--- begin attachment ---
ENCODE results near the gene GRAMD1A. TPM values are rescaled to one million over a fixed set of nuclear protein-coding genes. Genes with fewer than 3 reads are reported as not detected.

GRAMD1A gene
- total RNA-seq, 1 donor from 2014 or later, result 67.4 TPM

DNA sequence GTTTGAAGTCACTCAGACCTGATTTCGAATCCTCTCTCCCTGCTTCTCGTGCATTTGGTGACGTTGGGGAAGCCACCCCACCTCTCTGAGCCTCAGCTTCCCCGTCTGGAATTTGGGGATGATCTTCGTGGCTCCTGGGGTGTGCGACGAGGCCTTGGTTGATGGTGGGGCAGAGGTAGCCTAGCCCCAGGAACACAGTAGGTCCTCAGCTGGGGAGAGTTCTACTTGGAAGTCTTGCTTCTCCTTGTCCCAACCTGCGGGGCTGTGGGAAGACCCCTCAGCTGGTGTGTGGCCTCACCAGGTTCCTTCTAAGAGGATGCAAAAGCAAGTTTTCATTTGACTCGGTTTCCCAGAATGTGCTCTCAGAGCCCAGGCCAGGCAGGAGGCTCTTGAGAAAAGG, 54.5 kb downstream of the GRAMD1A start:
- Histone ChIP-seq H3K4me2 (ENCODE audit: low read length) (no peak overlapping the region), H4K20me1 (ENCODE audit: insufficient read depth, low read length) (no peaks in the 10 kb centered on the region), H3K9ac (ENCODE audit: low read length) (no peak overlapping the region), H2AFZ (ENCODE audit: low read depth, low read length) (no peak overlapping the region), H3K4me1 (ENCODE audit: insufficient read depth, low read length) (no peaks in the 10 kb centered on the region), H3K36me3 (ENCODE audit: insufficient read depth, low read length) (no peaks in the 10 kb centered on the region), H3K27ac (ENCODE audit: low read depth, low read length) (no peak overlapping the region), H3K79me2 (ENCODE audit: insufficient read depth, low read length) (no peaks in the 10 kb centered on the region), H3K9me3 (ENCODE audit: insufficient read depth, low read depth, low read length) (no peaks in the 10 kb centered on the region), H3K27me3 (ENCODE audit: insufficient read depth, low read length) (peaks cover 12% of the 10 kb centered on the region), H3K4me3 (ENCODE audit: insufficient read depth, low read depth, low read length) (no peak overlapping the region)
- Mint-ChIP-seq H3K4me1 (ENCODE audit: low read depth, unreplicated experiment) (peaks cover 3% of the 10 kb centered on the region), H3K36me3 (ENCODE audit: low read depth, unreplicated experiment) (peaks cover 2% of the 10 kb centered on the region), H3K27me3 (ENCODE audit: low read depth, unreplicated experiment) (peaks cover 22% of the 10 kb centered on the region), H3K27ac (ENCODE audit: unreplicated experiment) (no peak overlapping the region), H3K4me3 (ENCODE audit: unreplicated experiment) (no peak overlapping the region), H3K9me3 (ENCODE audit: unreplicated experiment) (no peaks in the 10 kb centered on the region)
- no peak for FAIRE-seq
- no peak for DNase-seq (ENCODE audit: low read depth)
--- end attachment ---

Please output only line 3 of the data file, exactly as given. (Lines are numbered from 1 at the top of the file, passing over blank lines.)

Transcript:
- total RNA-seq, 1 donor from 2014 or later, result 67.4 TPM